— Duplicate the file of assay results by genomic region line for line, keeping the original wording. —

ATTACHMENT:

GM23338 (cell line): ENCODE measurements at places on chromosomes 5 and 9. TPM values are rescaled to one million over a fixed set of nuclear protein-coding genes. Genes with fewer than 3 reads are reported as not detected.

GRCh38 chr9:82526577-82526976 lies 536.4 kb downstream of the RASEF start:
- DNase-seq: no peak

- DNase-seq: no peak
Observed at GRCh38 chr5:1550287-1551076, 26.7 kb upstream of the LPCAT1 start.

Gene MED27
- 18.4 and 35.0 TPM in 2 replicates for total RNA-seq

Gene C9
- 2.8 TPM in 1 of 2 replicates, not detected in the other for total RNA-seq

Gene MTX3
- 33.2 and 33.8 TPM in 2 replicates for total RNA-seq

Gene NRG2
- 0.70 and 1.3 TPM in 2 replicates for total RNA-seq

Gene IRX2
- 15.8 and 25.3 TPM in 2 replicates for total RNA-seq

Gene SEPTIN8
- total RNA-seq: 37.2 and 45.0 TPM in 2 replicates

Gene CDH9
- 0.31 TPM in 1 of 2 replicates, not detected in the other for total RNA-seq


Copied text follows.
GM23338 (cell line): ENCODE measurements at places on chromosomes 5 and 9. TPM values are rescaled to one million over a fixed set of nuclear protein-coding genes. Genes with fewer than 3 reads are reported as not detected.

GRCh38 chr9:82526577-82526976 lies 536.4 kb downstream of the RASEF start:
- DNase-seq: no peak

- DNase-seq: no peak
Observed at GRCh38 chr5:1550287-1551076, 26.7 kb upstream of the LPCAT1 start.

Gene MED27
- 18.4 and 35.0 TPM in 2 replicates for total RNA-seq

Gene C9
- 2.8 TPM in 1 of 2 replicates, not detected in the other for total RNA-seq

Gene MTX3
- 33.2 and 33.8 TPM in 2 replicates for total RNA-seq

Gene NRG2
- 0.70 and 1.3 TPM in 2 replicates for total RNA-seq

Gene IRX2
- 15.8 and 25.3 TPM in 2 replicates for total RNA-seq

Gene SEPTIN8
- total RNA-seq: 37.2 and 45.0 TPM in 2 replicates

Gene CDH9
- 0.31 TPM in 1 of 2 replicates, not detected in the other for total RNA-seq